Teaching resilience through science
Military veteran Sal Escobales considers teaching to be one of the most meaningful experiences of his life
Author: Sal Escobales
My name is Sal Escobales, and I am a science teacher at New Britain High School (NBHS) in the Consolidated School District of New Britain in Connecticut. During my 18-year career, I have taught biology to high schoolers and college students.
As a lifelong resident of New Britain, I attended Vance School and Slade Middle School before attending NBHS.
I am proud to say that I am a graduate of NBHS (class of '89), and I was the first in my family to graduate from college.
Upon graduation from high school, I served in the US Army/Army Reserve Military Police Corp for seven years, and I am a veteran of Operation Desert Shield/Storm.
Pursuing teaching as a career
As a first-generation college student, I faced some adversity, but I was blessed to have caring mentors that helped me along the way. I now hold a master’s degree in Biology from Central Connecticut State University, and a master’s degree in Educational Technology from the University of Saint Joseph.
Currently, I am completing a six-year degree in Educational Leadership at Central Connecticut State University. I am also serving my second term as the Union President for the New Britain Federation of Teachers, Local 871. This year, I am serving as a Teacher Leader in Residence with the Connecticut State Department of Education.
Mentoring students through science
As a young student, I was able to develop a lifelong friendship with a schoolmate whose mother was a Special Education teacher. Her name is Annie Parker. She remains my greatest mentor to this day, and I credit her for much of my early success in teaching—so much so that I refer to her as “Ma."
She always stressed the importance of staying the course with regards to taking care of my students and not becoming jaded. As a young teacher, I was very idealistic and, at times, my idealism rubbed some of my colleagues the wrong way. Annie always stressed the importance of speaking your mind in a productive way. Annie always made sure that I did not let anyone stifle my passion to serve students.
I consider teaching the youth to be a privilege. I had many spectacular teachers who helped mold me into the person I am today.
Teaching in the inner city has always come with its set of challenges, but I have always loved it. I have enjoyed the tough conversations I’ve had with my students. As the years have gone by, I have become much more of a father figure, in addition to a teacher, for many of my students.
In over 20 years of teaching, I have been blessed to have been there for many of my students when they needed me most. I have helped students navigate through difficult issues involving family, other students and their own self-esteem, which has also been a great experience.
In the end, I am most proud to have realized early on that my work with students has always been more than just teaching them science: It has been about teaching them to be resilient. Besides the raising of my own daughters, I feel that teaching has continued to be the most meaningful work that I have done in my life.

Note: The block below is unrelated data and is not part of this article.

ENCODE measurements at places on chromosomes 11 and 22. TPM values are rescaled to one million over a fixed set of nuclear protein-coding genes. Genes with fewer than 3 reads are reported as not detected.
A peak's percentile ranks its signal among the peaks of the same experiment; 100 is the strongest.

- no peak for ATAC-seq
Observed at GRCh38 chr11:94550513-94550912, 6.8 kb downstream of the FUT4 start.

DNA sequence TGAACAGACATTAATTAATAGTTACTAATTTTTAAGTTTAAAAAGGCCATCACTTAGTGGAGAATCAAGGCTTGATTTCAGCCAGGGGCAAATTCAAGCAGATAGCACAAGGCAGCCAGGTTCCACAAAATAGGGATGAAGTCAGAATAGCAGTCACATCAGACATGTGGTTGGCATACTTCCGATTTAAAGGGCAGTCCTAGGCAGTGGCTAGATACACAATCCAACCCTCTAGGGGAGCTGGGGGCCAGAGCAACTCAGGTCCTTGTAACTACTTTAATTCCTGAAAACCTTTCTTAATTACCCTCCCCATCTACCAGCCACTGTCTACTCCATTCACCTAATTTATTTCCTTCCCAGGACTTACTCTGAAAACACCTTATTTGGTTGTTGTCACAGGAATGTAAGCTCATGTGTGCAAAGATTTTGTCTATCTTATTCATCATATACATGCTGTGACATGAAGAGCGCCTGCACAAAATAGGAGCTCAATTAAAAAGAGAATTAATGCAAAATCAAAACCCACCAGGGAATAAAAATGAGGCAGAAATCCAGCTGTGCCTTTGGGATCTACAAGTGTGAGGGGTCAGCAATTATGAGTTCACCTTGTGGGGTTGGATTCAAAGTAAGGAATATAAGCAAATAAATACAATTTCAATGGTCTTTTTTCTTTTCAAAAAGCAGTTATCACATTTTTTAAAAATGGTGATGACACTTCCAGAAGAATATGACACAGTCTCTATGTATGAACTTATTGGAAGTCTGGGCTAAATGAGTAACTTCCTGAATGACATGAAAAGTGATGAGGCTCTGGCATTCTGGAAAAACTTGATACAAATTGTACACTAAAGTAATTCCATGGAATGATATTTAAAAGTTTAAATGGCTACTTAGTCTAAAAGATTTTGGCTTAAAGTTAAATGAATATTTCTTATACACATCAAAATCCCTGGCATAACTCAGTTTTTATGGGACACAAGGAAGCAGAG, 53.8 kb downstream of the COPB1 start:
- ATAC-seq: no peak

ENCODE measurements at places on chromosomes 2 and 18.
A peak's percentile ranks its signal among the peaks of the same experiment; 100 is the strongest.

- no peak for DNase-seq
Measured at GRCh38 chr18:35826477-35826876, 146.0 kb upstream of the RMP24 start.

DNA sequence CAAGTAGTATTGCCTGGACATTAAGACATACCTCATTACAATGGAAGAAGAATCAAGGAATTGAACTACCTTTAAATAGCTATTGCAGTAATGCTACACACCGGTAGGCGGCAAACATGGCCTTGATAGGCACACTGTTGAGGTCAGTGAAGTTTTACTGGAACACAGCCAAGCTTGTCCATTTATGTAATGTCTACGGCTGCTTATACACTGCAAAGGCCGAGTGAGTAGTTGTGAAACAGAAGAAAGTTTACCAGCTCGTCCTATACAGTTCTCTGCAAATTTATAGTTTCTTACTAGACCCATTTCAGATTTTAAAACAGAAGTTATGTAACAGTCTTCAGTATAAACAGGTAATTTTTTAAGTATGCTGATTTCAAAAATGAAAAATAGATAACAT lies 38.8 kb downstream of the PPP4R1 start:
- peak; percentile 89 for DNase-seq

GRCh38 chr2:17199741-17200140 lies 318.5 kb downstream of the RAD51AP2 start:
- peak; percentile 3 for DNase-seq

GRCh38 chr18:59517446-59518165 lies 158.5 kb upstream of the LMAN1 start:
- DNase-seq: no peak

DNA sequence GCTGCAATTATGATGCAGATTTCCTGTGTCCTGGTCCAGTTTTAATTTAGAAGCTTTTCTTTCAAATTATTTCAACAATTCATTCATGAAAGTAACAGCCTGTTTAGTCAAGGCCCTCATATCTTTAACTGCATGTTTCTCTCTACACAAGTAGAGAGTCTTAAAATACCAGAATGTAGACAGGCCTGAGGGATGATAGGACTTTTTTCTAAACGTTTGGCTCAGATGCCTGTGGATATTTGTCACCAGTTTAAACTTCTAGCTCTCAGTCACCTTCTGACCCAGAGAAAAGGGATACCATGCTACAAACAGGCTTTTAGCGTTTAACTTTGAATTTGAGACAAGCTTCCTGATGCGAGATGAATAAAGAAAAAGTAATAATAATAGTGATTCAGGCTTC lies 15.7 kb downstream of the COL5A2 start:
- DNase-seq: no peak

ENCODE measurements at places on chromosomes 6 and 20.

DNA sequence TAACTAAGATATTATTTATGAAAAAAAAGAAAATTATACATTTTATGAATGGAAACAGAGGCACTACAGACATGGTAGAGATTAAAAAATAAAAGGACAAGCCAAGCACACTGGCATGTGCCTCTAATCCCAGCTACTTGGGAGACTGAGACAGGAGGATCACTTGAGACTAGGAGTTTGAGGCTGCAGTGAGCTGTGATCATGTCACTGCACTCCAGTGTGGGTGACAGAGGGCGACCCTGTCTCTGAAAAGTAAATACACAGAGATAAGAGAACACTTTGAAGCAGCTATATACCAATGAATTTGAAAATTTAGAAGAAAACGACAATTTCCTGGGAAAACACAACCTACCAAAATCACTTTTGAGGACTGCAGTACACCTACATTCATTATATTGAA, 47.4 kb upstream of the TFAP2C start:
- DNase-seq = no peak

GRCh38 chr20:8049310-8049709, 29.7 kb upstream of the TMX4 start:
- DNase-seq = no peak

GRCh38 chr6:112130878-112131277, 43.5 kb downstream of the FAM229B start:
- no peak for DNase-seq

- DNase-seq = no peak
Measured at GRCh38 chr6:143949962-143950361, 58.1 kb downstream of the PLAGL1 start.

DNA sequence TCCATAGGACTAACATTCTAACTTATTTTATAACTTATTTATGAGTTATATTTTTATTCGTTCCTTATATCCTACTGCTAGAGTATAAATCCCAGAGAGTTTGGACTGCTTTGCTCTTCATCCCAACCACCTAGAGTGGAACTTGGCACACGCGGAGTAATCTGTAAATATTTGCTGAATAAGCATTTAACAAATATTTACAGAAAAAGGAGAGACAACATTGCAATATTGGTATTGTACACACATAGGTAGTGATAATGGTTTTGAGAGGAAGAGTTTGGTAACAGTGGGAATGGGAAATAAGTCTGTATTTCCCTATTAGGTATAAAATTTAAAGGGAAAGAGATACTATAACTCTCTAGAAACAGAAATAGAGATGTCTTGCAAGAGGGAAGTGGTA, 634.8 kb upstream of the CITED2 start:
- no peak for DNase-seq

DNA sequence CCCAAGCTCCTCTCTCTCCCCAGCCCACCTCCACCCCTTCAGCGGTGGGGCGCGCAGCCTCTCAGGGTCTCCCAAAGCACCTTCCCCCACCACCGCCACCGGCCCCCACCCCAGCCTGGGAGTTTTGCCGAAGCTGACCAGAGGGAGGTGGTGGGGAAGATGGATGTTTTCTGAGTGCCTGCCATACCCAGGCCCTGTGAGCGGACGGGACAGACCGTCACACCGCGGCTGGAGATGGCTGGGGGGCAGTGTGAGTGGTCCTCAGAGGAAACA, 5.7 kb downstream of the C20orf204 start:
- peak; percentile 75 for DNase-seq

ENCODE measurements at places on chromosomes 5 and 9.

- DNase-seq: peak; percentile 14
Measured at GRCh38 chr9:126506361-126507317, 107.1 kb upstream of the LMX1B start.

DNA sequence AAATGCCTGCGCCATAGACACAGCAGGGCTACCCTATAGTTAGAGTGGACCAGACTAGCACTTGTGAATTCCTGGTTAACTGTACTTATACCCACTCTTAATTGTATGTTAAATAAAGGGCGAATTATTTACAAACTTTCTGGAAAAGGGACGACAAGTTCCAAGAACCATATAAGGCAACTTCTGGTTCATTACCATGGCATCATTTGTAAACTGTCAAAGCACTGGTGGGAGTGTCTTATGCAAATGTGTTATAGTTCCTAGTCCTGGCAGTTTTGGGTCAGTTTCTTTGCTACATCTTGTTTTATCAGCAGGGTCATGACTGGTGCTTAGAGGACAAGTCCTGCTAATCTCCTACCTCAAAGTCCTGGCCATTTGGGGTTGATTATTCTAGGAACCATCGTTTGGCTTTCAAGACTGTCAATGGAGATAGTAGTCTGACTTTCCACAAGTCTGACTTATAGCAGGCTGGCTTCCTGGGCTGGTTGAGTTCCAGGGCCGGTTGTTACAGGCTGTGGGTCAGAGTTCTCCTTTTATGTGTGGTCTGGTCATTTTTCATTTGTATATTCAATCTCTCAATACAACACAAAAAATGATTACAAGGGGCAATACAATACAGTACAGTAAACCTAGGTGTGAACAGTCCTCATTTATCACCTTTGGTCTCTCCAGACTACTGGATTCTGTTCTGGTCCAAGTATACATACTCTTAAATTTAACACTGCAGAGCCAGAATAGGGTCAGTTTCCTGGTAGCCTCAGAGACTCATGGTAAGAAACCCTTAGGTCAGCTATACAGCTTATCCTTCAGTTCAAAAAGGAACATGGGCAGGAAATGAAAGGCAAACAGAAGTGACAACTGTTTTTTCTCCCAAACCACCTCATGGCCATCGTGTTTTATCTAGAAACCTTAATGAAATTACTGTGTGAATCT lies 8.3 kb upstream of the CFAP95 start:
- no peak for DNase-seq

Teaching students how to overcome obstacles
As I reflect back on my career thus far, I credit my success to many of the skills and experiences I gained while serving in the Army.
I believe that serving your country in the Armed Forces is one of the highest honors a person can achieve. In addition, by serving in the military, a person learns a great deal about themselves. It was in the Army that I learned fortitude, resiliency and perseverance.
An example of how these three attributes became a learning lesson was with regards to physical fitness training (PT). While I did wrestle in high school and was in pretty good shape, I was never the best runner. I would often struggle to complete a mile run in under 7½ minutes. One of the goals I set for myself while I was in the Army was to score high on the PT test. I could always achieve a top score in push-ups and sit ups, but a high score on the run remained elusive.
My Drill Sergeant convinced me to join the faster running group that did extra training in the evening. It was made up of soldiers who had been on school track teams and marathon teams. When I first started with them, I often fell behind on the runs, but after about a few months of struggle and setbacks, I finally caught my stride and was ultimately able to achieve a 6 minute, 53 second mile.
What I learned from that experience in the Army is that you never stop pushing until the mission is done, no matter the difficulties. I made it my mission to improve myself and was willing to work through the difficulties to achieve my goal.
I feel the same way about educating young people. In New Britain, we educators face a lot of challenges. A lot of our students arrive to school with many needs, as well as trauma. Despite these difficulties, I have always continued to push students to defy their circumstances and to discipline themselves to win via small victories.
In my classes, we often talk about the additive effect of overcoming obstacles using self-regulation, self-discipline and perseverance. I make it a point when talking to my students (and my colleagues) that these skills, while attainable elsewhere, are naturally selected for when serving in the military. In the end, the skills I developed during my time in the military continue to serve me well to this very day.
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